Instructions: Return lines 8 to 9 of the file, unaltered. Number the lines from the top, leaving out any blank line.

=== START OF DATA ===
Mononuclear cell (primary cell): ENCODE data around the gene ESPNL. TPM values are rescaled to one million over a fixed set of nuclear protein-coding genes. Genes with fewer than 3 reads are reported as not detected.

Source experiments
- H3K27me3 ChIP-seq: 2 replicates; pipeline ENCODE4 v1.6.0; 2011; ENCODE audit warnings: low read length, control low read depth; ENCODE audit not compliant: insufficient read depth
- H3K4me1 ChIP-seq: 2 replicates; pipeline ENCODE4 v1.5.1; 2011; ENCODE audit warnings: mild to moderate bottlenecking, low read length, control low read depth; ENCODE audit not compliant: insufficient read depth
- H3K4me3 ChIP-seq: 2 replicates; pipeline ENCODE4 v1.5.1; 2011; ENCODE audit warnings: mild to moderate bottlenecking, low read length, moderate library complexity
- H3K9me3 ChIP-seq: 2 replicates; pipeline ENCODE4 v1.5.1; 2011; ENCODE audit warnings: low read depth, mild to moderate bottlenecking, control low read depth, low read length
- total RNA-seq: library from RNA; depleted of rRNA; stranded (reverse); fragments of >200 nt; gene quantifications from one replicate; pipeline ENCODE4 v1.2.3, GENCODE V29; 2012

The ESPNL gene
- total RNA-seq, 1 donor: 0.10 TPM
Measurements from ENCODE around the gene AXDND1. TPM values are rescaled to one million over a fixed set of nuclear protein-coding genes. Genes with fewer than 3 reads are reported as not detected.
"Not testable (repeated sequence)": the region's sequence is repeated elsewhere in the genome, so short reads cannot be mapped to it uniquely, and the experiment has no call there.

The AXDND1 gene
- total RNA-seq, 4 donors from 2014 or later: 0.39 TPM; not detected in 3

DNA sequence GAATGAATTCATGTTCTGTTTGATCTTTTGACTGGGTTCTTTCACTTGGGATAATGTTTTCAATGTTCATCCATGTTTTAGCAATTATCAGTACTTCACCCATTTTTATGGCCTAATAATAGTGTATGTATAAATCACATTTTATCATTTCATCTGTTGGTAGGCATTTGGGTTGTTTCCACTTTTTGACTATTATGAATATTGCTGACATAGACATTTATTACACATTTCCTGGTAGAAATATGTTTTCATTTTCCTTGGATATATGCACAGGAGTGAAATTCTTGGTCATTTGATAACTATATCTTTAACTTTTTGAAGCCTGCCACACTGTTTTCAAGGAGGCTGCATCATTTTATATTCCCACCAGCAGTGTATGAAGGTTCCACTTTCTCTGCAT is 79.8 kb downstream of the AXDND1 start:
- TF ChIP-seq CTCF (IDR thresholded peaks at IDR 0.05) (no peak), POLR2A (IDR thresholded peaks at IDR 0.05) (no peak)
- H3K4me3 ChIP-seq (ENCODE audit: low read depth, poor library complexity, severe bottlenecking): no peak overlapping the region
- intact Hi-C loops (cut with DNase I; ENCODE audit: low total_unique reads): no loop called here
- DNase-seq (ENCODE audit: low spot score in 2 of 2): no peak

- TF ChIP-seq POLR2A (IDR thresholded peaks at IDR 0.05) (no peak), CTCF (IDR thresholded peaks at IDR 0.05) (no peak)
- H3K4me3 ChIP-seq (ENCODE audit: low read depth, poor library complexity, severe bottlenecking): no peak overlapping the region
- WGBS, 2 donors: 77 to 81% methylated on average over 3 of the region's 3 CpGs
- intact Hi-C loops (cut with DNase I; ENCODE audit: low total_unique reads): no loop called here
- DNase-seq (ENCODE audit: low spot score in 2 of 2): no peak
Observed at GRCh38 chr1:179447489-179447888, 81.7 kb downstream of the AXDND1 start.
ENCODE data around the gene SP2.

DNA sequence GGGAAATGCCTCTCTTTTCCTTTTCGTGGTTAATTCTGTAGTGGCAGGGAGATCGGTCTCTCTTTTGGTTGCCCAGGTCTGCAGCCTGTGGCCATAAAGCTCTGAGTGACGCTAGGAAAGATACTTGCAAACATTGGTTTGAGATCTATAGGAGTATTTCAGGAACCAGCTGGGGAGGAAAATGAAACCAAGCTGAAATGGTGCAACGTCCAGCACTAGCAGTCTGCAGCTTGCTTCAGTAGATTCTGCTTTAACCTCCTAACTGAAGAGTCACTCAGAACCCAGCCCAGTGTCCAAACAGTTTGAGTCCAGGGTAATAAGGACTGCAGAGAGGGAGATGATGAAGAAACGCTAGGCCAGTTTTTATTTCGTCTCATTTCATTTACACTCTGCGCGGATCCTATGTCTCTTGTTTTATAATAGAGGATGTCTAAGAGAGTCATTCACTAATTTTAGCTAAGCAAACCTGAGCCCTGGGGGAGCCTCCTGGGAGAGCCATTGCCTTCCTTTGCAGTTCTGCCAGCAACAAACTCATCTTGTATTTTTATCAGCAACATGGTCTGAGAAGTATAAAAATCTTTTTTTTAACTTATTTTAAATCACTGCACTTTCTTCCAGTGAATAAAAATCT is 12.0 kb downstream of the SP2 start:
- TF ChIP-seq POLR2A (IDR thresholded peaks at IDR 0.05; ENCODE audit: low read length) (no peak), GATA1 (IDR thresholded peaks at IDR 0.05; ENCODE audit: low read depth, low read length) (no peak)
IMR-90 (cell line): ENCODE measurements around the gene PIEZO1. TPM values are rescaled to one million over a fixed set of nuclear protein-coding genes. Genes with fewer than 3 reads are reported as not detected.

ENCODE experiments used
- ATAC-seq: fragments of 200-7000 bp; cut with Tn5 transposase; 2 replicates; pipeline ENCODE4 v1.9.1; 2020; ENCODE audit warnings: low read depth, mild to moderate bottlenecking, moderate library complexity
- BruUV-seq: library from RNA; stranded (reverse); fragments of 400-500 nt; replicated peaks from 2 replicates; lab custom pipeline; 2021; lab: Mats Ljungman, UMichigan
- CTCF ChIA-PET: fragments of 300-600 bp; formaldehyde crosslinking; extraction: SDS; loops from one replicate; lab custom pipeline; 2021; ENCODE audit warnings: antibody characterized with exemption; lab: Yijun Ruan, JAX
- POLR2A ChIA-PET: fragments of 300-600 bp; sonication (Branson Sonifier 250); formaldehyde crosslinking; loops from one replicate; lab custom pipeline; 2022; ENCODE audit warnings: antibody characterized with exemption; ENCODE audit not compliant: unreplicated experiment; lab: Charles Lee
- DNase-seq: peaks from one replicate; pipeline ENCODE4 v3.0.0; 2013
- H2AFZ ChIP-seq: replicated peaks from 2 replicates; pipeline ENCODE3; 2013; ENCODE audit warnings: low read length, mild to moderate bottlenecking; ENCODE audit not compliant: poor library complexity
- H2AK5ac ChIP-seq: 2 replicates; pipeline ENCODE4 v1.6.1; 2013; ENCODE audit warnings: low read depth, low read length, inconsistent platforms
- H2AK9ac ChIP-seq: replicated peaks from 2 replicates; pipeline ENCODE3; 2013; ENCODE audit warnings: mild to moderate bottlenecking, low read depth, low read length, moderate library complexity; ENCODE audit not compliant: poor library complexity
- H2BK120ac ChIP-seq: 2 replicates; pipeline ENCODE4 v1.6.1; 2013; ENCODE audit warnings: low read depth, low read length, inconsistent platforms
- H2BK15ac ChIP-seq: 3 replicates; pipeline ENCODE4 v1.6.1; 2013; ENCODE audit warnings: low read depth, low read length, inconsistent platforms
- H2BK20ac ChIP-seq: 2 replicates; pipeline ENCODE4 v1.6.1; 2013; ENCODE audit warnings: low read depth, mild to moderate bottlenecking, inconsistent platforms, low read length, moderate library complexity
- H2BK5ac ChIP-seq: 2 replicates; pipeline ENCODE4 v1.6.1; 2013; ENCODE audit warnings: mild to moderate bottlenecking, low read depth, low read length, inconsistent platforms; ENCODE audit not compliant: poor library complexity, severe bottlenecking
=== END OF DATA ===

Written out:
The ESPNL gene
- total RNA-seq, 1 donor: 0.10 TPM